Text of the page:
Reasonable intervention or shattering sustainability? Reaction to DECC’s new policy keeps rolling in
DECC has cut low carbon subsidies and axed the Green Deal, with more change to come following nationwide consultation. What’s the feedback?
Recent DECC moves have sharpened focus on the UK’s new low carbon and business efficiency stance. Comments are now rolling in. What’s the overall sentiment?
The following thoughts are taken from the UK’s key environmental discussion platforms.
“The discontinuation of solar subsidies will save customers a trivial amount off their annual energy bills, but will simultaneously devastate a fast-growing, but still young, sustainable energy sector.
“This is stupidly short sighted of the chancellor.”
Dr David Lowry
Senior research fellow, Institute for Resource and Security Studies, Cambridge, Mass, USA
“The green deal needed fundamental adjustments. Its monumental bureaucracy inflates the price of installations, with a minimum of nine bodies between the householder and the installer.
“Altogether, the cost of most energy efficiency measures would not be covered by the savings that the measures provided; which is the model for the pay-as-you-save green deal.
“Why did the government not go for 0% loans administered through local authorities? Local authorities ran just such schemes for community buildings, with revolving money loaned and repaid through Salix funding.”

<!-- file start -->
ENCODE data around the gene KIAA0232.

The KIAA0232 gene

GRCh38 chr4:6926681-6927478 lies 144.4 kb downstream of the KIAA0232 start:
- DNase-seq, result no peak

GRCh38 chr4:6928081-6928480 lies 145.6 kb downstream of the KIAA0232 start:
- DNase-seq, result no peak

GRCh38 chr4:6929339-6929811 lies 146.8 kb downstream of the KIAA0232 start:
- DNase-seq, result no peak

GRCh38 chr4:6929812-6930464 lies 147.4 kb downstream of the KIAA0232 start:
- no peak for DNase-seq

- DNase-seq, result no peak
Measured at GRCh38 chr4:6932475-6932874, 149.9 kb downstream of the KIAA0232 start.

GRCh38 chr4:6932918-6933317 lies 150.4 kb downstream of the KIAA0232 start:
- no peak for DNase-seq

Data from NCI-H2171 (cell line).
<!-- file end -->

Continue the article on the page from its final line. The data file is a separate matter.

Dr Sue Roberts
“Removing subsidies from low carbon energy sources is said to be to keep bills down. If this is the reason, perhaps the government will also remove recent additional subsidies for fracking and nuclear energy.”
“The low carbon transition must be as low cost as possible. It is quite right that a new government reviews the policies in place to see where costs can be saved.
“Indeed, IPPR have undertaken our own review and identified that huge potential savings could be found in the construction of new nuclear, in offshore wind, and in the capacity market.
“But rather than tackling these big-ticket options the government have cut the schemes that have a direct impact in reducing people’s bills.”
Research Fellow at IPPR
“Leaving aside concerns about the substance of the consultation, we are concerned that the process adopted to consult, in particular the period to respond to the consultation is unfair, contrary to government’s own guidelines concerning consultation and potentially in breach of your legal duties in administrative law.”
Friends of the Earth’s legal advisor
At Content Coms, we’re committed to growing useful dialogue; helping all firms in UK low carbon and energy efficiency deliver economic and environmental benefit.
We’d love to know what you think about DECC’s recent changes. Send us your thoughts here